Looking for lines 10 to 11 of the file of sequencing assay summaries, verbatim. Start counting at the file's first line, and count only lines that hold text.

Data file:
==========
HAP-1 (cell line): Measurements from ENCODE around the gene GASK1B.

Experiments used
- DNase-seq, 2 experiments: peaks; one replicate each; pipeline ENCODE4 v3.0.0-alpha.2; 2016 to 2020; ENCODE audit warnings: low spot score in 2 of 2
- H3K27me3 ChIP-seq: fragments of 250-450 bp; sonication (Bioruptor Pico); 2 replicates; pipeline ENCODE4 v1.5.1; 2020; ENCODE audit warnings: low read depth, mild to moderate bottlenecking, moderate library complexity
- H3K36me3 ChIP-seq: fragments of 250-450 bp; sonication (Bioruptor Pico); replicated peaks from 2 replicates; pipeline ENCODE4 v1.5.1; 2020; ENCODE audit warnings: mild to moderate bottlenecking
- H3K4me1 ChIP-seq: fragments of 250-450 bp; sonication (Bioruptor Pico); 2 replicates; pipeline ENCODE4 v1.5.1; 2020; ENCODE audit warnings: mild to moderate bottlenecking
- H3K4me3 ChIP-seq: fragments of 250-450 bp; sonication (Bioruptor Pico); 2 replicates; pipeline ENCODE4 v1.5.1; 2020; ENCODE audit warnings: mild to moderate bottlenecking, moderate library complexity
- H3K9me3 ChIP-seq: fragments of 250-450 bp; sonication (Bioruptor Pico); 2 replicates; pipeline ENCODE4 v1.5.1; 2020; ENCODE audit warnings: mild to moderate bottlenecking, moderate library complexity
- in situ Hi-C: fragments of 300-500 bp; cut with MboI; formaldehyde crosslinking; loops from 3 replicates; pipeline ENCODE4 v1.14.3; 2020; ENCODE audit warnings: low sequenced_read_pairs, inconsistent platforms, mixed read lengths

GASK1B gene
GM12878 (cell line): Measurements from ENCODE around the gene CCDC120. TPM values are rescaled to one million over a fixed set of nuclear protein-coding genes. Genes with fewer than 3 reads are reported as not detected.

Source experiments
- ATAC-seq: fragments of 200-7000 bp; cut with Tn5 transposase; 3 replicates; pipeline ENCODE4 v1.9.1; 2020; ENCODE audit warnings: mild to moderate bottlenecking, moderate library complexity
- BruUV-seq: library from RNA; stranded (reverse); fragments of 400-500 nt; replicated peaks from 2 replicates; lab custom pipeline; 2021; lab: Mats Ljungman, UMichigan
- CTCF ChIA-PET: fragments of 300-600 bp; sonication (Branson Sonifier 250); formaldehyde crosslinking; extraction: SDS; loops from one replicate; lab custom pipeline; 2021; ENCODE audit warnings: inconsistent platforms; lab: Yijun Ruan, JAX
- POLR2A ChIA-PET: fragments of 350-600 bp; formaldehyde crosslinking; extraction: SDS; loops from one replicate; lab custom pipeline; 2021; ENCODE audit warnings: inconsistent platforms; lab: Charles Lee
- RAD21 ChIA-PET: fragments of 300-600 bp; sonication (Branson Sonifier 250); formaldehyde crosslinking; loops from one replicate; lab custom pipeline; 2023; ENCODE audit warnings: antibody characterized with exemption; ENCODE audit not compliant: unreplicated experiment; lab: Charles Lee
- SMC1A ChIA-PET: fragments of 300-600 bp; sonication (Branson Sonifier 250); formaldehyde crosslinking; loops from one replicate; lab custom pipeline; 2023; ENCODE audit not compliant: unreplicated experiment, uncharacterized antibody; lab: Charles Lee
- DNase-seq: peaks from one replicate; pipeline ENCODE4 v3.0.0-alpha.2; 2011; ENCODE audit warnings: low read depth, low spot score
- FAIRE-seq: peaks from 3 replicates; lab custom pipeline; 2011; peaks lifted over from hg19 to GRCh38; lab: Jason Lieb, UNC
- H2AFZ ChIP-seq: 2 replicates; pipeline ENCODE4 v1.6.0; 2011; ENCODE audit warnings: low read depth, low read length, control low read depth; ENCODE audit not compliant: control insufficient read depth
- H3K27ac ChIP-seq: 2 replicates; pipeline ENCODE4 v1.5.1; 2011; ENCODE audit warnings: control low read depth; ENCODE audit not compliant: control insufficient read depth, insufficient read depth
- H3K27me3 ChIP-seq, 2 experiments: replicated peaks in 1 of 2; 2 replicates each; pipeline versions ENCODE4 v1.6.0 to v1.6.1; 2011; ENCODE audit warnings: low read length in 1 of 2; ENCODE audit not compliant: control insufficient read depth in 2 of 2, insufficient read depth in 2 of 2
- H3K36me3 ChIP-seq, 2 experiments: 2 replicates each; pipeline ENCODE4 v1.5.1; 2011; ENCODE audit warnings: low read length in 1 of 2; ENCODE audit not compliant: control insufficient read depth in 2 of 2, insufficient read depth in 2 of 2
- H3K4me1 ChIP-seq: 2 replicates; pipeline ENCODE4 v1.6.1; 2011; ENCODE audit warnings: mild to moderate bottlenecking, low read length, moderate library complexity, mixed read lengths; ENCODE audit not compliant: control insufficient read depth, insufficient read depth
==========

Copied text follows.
GASK1B gene
GM12878 (cell line): Measurements from ENCODE around the gene CCDC120. TPM values are rescaled to one million over a fixed set of nuclear protein-coding genes. Genes with fewer than 3 reads are reported as not detected.